Vascular permeability in retinopathy is regulated by VEGFR2 Y949 signaling to VE-cadherin

  1. Ross Smith
  2. Takeshi Ninchoji
  3. Emma Gordon
  4. Helder André
  5. Elizabetta Dejana
  6. Dietmar Vestweber
  7. Anders Kvanta
  8. Lena Claesson-Welsh  Is a corresponding author
  1. Uppsala University, Sweden
  2. Karolinska Institute, Sweden
  3. Max Planck Institute for Molecular Biomedicine, Germany

Abstract

Edema stemming from leaky blood vessels is common in eye diseases such as age-related macular degeneration and diabetic retinopathy. Whereas therapies targeting vascular endothelial growth factor A (VEGFA) can suppress leakage, side-effects include vascular rarefaction and geographic atrophy. By challenging mouse models representing different steps in VEGFA/VEGF receptor 2 (VEGFR2)-induced vascular permeability, we show that targeting signaling downstream of VEGFR2 pY949 limits vascular permeability in retinopathy induced by high oxygen or by laser-wounding. Although suppressed permeability is accompanied by reduced pathological neoangiogenesis in oxygen-induced retinopathy, similarly sized lesions leak less in mutant mice, separating regulation of permeability from angiogenesis,. Strikingly, vascular endothelial (VE)-cadherin phosphorylation at the Y685, but not Y658, residue is reduced when VEGFR2 pY949 signaling is impaired. These findings support a mechanism whereby VE-cadherin Y685 phosphorylation is selectively associated with excessive vascular leakage. Therapeutically, targeting VEGFR2-regulated VE-cadherin phosphorylation could suppress edema while leaving other VEGFR2-dependent functions intact.

Data availability

All data generated or analysed during this study are included in the manuscript and supporting files. Text files containing the ImageJ macros used for automatic detection of microspheres in Figures 1 and 2 are provided.

Article and author information

Author details

  1. Ross Smith

    Immunology, Genetics and Pathology, Uppsala University, Uppsala, Sweden
    Competing interests
    The authors declare that no competing interests exist.
  2. Takeshi Ninchoji

    Immunology, Genetics and Pathology, Uppsala University, Uppsala, Sweden
    Competing interests
    The authors declare that no competing interests exist.
  3. Emma Gordon

    Immunology, Genetics and Pathology, Uppsala University, Uppsala, Sweden
    Competing interests
    The authors declare that no competing interests exist.
  4. Helder André

    Department of Clinical Neuroscience, Section for Ophthalmology and Vision, Karolinska Institute, Stockholm, Sweden
    Competing interests
    The authors declare that no competing interests exist.
  5. Elizabetta Dejana

    Department of Immunology, Genetics and Pathology, Uppsala University, Uppsala, Sweden
    Competing interests
    The authors declare that no competing interests exist.
  6. Dietmar Vestweber

    Department of Vascular Cell Biology, Max Planck Institute for Molecular Biomedicine, Münster, Germany
    Competing interests
    The authors declare that no competing interests exist.
    ORCID icon "This ORCID iD identifies the author of this article:" 0000-0002-3517-732X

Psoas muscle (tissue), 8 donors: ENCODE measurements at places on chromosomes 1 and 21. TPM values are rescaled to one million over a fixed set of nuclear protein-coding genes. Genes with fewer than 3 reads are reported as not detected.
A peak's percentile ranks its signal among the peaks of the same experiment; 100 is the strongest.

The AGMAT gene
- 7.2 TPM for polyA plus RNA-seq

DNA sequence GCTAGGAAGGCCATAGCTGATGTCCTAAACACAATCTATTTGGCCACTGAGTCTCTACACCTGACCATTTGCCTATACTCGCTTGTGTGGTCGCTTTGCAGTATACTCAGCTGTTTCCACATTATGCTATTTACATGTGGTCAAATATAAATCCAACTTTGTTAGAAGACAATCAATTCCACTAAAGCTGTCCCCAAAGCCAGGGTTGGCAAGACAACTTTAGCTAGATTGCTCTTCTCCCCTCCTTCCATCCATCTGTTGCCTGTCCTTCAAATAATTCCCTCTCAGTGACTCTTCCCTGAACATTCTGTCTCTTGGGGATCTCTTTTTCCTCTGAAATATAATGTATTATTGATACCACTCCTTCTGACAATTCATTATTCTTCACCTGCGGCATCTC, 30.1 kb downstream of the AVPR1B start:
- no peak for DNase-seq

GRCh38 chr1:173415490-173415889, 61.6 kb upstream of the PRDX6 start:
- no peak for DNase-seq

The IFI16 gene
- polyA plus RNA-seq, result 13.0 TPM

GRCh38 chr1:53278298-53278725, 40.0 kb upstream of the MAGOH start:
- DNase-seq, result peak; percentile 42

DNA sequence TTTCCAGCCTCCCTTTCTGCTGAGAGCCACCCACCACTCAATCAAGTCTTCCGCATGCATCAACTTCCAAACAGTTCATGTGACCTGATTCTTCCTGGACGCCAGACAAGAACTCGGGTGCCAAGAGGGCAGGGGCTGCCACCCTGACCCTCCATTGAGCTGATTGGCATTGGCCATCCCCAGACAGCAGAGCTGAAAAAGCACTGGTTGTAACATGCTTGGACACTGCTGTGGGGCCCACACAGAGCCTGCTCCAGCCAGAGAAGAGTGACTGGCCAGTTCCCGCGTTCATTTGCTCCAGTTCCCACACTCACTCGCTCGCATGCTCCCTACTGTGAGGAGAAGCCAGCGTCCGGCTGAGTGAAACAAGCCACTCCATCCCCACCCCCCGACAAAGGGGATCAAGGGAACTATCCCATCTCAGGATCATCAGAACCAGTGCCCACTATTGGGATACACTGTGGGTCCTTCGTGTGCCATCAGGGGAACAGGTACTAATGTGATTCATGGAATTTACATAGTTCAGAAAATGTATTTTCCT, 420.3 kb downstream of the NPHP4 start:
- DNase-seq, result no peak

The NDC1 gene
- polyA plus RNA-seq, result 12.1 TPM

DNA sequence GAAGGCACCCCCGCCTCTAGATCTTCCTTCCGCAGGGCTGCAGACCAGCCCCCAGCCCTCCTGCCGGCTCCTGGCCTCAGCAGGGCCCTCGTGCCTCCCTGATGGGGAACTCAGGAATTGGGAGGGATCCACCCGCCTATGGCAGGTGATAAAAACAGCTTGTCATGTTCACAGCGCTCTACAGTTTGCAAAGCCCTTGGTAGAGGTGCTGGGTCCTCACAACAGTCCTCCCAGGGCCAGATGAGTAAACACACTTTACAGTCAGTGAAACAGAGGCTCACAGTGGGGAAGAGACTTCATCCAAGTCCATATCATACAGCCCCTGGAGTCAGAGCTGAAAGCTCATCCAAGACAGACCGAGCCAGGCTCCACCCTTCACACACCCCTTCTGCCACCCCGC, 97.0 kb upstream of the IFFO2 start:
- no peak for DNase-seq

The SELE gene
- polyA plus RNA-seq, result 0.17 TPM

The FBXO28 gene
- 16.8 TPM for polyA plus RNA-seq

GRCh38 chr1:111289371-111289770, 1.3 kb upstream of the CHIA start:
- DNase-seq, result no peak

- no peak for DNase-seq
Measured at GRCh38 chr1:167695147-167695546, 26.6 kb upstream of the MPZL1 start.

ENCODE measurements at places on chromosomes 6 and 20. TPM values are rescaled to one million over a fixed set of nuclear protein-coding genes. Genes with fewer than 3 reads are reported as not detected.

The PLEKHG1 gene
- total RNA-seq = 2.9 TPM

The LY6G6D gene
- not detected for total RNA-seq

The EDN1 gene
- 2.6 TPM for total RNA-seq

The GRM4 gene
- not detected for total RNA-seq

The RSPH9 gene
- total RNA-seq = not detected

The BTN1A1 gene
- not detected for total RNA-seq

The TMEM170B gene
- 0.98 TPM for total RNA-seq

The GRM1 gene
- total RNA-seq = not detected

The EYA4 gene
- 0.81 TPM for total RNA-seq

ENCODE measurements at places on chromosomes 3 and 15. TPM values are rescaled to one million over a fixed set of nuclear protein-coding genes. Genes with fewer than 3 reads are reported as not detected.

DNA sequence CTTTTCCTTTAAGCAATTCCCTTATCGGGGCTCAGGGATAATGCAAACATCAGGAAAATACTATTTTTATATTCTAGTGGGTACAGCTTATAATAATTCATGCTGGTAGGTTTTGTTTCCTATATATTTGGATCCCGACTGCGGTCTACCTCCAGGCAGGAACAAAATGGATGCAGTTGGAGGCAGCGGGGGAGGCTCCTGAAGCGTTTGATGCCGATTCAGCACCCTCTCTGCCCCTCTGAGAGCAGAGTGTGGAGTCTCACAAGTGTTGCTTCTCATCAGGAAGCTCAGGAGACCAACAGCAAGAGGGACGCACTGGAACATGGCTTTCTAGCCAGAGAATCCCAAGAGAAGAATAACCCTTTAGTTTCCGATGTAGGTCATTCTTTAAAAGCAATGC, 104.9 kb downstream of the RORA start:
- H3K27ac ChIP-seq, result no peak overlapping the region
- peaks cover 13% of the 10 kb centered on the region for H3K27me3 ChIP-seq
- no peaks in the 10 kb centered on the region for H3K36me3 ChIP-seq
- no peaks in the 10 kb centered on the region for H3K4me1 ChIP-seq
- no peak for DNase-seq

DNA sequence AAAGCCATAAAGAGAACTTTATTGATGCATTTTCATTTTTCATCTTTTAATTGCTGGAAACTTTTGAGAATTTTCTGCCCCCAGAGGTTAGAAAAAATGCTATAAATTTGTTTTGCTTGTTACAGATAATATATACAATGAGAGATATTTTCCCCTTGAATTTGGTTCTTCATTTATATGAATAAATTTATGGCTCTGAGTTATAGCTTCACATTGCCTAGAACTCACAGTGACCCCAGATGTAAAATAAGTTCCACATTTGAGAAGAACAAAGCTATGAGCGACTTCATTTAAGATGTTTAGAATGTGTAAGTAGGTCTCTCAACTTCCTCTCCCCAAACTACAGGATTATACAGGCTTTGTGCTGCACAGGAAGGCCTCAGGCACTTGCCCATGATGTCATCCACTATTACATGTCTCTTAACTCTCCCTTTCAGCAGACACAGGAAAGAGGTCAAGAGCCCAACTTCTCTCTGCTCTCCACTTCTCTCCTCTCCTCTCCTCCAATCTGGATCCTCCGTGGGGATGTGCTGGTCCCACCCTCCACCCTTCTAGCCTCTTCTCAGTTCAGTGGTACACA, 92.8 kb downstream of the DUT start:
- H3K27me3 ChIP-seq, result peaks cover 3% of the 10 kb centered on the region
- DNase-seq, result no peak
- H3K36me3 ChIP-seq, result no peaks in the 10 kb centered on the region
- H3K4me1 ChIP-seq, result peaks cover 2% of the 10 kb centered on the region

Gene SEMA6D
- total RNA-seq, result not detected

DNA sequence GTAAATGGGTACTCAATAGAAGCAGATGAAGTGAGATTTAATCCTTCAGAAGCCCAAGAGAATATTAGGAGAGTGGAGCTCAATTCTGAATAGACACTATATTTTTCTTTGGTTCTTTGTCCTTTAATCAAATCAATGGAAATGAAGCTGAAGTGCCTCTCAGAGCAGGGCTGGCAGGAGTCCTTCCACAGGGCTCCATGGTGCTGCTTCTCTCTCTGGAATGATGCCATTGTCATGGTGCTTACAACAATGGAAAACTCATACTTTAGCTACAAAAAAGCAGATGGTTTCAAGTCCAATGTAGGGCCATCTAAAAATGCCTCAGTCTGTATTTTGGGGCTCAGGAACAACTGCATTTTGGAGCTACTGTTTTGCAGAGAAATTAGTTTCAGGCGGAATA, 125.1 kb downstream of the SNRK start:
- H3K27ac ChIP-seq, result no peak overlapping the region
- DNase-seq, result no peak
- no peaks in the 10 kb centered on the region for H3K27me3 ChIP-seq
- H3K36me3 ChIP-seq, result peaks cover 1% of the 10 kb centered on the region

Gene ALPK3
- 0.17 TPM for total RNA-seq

7. Anders Kvanta

    Neuroscience, Section for Ophthalmology and Vision, Karolinska Institute, Stockholm, Sweden
    Competing interests
    The authors declare that no competing interests exist.
  8. Lena Claesson-Welsh

    Immunology, Genetics and Pathology, Uppsala University, Uppsala, Sweden
    For correspondence
    lena.welsh@igp.uu.se
    Competing interests
    The authors declare that no competing interests exist.
    ORCID icon "This ORCID iD identifies the author of this article:" 0000-0003-4275-2000

Funding

Australian Research Council (DE170100167)

  • Emma Gordon

Vetenskapsrådet (2015-02375)

  • Lena Claesson-Welsh

Knut och Alice Wallenbergs Stiftelse (2015.0030)

  • Lena Claesson-Welsh

Knut och Alice Wallenbergs Stiftelse (2015.0275)

  • Lena Claesson-Welsh

Fondation Leducq (17 CVD 03)

  • Lena Claesson-Welsh

Fondation ARC pour la Recherche sur le Cancer (AIRC IG 18683)

  • Elizabetta Dejana

The funders had no role in study design, data collection and interpretation, or the decision to submit the work for publication.

Ethics

Animal experimentation: Mouse husbandry and oxygen-induced retinopathy (OIR) challenge took place at Uppsala University, and the University board of animal experimentation approved all animal work for those studies (Permit Number 5.8.18-06789-2018). Choroidal neovascularization (CNV) experiments took place at Karolinska Institutet, St. Erik Eye Hospital, Stockholm; the procedures were approved by the Stockholm's Committee for Ethical Animal Research (Permit Number Dnr 49/15). Animal handling was in accordance to the ARVO statement for the Use of Animals in Ophthalmologic and Vision Research.

Reviewing Editor

  1. Victoria L Bautch, University of North Carolina, Chapel Hill, United States

Version history

  1. Received: November 30, 2019
  2. Accepted: April 5, 2020
  3. Accepted Manuscript published: April 21, 2020 (version 1)
  4. Version of Record published: April 28, 2020 (version 2)

Copyright

© 2020, Smith et al.

This article is distributed under the terms of the Creative Commons Attribution License permitting unrestricted use and redistribution provided that the original author and source are credited.

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  1. Ross Smith
  2. Takeshi Ninchoji
  3. Emma Gordon
  4. Helder André
  5. Elizabetta Dejana
  6. Dietmar Vestweber
  7. Anders Kvanta
  8. Lena Claesson-Welsh
(2020)
Vascular permeability in retinopathy is regulated by VEGFR2 Y949 signaling to VE-cadherin
eLife 9:e54056.
https://doi.org/10.7554/eLife.54056

Share this article

https://doi.org/10.7554/eLife.54056

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